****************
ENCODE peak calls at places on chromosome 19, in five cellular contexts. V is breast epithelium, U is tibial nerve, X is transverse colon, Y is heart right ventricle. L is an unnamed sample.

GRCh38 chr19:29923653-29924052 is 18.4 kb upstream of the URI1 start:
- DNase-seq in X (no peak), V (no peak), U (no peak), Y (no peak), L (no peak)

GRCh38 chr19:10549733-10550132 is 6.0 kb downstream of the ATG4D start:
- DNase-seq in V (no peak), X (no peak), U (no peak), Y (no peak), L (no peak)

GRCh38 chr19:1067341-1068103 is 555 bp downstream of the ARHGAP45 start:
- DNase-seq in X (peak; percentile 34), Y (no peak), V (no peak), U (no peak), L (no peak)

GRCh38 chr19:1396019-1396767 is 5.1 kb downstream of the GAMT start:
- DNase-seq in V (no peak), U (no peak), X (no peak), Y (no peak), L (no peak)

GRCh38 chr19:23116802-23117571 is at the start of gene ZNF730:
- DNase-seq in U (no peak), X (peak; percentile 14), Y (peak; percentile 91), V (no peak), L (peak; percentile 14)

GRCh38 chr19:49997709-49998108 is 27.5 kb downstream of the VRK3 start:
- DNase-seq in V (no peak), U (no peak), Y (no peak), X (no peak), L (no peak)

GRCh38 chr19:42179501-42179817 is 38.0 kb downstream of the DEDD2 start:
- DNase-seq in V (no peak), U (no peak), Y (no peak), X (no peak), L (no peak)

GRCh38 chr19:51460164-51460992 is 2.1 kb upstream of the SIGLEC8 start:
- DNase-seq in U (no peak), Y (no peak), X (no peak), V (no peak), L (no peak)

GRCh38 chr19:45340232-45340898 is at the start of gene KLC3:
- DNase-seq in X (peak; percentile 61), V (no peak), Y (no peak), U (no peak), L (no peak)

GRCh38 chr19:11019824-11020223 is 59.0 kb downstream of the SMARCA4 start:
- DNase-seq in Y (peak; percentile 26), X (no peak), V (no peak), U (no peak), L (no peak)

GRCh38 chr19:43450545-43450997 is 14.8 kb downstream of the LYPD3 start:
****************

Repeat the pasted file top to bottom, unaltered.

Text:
ENCODE peak calls at places on chromosome 19, in five cellular contexts. V is breast epithelium, U is tibial nerve, X is transverse colon, Y is heart right ventricle. L is an unnamed sample.

GRCh38 chr19:29923653-29924052 is 18.4 kb upstream of the URI1 start:
- DNase-seq in X (no peak), V (no peak), U (no peak), Y (no peak), L (no peak)

GRCh38 chr19:10549733-10550132 is 6.0 kb downstream of the ATG4D start:
- DNase-seq in V (no peak), X (no peak), U (no peak), Y (no peak), L (no peak)

GRCh38 chr19:1067341-1068103 is 555 bp downstream of the ARHGAP45 start:
- DNase-seq in X (peak; percentile 34), Y (no peak), V (no peak), U (no peak), L (no peak)

GRCh38 chr19:1396019-1396767 is 5.1 kb downstream of the GAMT start:
- DNase-seq in V (no peak), U (no peak), X (no peak), Y (no peak), L (no peak)

GRCh38 chr19:23116802-23117571 is at the start of gene ZNF730:
- DNase-seq in U (no peak), X (peak; percentile 14), Y (peak; percentile 91), V (no peak), L (peak; percentile 14)

GRCh38 chr19:49997709-49998108 is 27.5 kb downstream of the VRK3 start:
- DNase-seq in V (no peak), U (no peak), Y (no peak), X (no peak), L (no peak)

GRCh38 chr19:42179501-42179817 is 38.0 kb downstream of the DEDD2 start:
- DNase-seq in V (no peak), U (no peak), Y (no peak), X (no peak), L (no peak)

GRCh38 chr19:51460164-51460992 is 2.1 kb upstream of the SIGLEC8 start:
- DNase-seq in U (no peak), Y (no peak), X (no peak), V (no peak), L (no peak)

GRCh38 chr19:45340232-45340898 is at the start of gene KLC3:
- DNase-seq in X (peak; percentile 61), V (no peak), Y (no peak), U (no peak), L (no peak)

GRCh38 chr19:11019824-11020223 is 59.0 kb downstream of the SMARCA4 start:
- DNase-seq in Y (peak; percentile 26), X (no peak), V (no peak), U (no peak), L (no peak)

GRCh38 chr19:43450545-43450997 is 14.8 kb downstream of the LYPD3 start: